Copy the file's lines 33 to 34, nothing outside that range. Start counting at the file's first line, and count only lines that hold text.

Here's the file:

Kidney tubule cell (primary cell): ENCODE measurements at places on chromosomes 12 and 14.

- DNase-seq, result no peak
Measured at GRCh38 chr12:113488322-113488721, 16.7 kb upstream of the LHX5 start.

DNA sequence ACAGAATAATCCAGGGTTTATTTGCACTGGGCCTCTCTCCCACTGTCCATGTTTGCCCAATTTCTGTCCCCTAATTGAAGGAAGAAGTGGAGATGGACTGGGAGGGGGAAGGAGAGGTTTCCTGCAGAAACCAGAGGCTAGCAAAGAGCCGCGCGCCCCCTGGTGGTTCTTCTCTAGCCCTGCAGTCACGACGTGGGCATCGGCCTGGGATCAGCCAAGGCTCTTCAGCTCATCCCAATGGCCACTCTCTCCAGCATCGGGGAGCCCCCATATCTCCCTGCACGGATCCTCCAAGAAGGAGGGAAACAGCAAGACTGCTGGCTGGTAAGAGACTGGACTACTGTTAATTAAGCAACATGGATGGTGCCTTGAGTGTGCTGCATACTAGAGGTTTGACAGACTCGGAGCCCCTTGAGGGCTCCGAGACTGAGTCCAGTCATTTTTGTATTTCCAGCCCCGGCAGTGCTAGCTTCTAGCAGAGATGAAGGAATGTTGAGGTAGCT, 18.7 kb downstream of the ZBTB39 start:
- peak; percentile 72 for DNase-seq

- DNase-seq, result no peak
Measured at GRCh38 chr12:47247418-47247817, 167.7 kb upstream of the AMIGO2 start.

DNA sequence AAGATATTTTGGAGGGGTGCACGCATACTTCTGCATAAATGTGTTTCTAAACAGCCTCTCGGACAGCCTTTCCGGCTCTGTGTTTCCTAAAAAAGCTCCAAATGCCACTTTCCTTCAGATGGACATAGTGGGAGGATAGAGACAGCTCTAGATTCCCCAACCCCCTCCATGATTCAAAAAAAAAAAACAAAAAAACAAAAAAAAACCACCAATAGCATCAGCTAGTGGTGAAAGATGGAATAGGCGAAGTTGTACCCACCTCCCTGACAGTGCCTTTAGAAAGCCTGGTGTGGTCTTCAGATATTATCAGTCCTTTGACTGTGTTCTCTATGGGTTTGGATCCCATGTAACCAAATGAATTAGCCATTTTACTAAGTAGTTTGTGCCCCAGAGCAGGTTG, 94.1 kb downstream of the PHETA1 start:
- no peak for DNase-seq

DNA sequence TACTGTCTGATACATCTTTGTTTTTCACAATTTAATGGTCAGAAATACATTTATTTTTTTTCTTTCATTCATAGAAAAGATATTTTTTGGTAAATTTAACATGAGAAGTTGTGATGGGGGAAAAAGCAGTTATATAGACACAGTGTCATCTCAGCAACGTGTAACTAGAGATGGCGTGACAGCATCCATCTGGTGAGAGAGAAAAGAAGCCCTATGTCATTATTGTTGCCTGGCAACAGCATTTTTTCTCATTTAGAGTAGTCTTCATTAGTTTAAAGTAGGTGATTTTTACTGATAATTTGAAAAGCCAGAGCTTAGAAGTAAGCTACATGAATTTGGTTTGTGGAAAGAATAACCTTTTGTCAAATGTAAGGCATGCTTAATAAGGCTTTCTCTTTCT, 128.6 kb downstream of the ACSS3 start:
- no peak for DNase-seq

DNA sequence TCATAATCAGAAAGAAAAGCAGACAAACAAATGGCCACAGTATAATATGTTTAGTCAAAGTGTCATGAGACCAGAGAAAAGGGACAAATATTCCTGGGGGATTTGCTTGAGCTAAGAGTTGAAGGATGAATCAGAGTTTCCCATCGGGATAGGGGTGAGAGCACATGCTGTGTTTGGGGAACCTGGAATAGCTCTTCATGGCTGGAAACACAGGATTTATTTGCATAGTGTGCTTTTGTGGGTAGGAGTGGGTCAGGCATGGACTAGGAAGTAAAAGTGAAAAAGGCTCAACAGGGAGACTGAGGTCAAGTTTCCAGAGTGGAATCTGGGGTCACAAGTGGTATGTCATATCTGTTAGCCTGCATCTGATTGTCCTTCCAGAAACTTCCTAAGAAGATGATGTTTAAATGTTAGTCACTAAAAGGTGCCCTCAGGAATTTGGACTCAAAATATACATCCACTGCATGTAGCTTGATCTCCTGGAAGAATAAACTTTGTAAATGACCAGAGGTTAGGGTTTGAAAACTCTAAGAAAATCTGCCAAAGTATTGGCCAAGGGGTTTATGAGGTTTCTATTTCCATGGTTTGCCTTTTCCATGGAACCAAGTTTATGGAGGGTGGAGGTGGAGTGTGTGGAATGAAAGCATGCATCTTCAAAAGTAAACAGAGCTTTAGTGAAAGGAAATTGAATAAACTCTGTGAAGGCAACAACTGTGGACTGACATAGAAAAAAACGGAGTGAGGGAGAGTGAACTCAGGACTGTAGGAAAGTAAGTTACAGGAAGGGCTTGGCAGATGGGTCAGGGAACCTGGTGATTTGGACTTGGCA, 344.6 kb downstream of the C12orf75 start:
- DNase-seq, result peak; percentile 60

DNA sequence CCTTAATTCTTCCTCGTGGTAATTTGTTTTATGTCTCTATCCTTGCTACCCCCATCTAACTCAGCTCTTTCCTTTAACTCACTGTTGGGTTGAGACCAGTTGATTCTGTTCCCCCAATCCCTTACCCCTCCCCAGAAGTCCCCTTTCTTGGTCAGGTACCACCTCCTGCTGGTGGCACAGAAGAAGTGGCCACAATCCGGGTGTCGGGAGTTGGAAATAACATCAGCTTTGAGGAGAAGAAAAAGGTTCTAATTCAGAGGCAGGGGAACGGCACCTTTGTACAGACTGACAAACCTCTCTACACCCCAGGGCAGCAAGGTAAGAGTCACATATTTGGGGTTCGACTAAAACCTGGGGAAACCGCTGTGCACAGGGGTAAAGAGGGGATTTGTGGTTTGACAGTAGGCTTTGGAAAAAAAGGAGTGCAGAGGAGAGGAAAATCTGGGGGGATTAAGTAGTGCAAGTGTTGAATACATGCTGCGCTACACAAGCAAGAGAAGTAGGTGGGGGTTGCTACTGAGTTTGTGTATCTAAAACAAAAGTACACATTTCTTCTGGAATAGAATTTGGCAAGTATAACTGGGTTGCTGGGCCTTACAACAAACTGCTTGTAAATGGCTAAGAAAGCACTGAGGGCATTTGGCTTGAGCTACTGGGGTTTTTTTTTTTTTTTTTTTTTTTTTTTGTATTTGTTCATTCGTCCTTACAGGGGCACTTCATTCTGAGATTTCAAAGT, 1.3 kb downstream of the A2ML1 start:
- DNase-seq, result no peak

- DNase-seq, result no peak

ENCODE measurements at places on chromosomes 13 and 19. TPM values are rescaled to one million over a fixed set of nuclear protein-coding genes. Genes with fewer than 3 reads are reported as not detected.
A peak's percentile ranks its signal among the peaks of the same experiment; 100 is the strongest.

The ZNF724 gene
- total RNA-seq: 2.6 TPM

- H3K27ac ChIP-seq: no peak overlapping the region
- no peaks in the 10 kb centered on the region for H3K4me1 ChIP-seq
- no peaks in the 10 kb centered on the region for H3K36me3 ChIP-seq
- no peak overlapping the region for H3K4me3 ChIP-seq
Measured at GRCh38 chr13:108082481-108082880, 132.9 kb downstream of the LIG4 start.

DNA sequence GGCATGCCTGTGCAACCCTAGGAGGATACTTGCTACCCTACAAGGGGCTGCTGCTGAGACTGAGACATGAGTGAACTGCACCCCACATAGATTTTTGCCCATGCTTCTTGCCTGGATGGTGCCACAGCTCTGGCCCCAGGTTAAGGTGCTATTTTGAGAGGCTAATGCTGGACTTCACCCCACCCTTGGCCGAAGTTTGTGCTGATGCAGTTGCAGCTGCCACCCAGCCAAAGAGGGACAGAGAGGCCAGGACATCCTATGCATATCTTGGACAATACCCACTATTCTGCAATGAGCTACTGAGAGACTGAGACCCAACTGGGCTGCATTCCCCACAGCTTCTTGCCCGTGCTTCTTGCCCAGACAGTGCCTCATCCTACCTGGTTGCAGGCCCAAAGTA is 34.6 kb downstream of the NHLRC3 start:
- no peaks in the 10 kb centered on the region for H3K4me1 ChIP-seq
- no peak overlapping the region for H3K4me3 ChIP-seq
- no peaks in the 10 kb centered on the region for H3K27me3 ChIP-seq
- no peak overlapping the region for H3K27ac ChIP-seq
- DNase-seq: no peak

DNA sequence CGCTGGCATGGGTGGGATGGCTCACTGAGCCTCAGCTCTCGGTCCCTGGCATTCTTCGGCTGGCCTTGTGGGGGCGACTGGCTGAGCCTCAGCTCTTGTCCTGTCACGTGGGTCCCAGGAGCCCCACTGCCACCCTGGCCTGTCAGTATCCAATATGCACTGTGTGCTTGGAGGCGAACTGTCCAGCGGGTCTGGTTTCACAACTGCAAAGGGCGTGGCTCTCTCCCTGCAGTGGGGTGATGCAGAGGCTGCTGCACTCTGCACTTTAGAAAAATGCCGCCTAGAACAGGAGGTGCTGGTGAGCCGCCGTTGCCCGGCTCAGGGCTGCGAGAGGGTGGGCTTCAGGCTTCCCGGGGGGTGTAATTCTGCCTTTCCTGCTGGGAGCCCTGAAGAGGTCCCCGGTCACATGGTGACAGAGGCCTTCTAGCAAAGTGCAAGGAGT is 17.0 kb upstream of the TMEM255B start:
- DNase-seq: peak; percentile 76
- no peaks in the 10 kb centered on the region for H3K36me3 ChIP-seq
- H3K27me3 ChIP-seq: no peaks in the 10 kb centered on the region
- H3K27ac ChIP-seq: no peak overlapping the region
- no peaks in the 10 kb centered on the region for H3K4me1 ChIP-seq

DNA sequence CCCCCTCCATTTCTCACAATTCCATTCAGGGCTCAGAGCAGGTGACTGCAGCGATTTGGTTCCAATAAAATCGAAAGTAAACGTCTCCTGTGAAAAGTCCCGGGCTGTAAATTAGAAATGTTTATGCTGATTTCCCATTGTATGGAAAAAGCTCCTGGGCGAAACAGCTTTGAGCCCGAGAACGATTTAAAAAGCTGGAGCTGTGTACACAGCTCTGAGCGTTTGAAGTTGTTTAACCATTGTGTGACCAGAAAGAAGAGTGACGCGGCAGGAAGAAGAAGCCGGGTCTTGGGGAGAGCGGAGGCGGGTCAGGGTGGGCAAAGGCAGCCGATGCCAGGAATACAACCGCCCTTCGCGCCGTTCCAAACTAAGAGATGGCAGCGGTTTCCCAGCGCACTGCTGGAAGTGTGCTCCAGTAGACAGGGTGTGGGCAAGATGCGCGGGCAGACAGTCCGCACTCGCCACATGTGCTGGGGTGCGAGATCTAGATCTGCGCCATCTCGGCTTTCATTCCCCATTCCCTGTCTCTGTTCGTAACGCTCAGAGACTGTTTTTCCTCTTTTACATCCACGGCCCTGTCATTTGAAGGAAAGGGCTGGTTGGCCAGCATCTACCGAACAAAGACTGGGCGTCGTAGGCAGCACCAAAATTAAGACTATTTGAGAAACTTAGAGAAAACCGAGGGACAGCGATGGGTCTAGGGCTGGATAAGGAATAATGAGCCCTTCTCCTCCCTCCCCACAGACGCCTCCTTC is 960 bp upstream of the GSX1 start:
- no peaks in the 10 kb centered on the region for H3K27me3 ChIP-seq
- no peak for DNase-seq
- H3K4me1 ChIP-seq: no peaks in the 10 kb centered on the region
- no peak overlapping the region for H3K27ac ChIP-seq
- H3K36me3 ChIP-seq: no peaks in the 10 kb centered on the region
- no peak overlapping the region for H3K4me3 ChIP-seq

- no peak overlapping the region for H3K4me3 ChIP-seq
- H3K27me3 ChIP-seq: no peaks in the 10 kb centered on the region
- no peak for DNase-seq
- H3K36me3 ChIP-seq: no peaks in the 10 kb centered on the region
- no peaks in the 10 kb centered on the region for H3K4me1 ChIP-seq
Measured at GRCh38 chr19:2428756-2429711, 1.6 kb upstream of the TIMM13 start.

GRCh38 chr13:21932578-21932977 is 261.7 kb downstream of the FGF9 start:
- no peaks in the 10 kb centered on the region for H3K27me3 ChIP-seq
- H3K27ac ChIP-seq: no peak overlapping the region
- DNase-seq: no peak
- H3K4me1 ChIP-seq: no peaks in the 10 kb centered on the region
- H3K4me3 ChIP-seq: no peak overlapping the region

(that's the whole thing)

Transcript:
- DNase-seq: peak; percentile 76
- no peaks in the 10 kb centered on the region for H3K36me3 ChIP-seq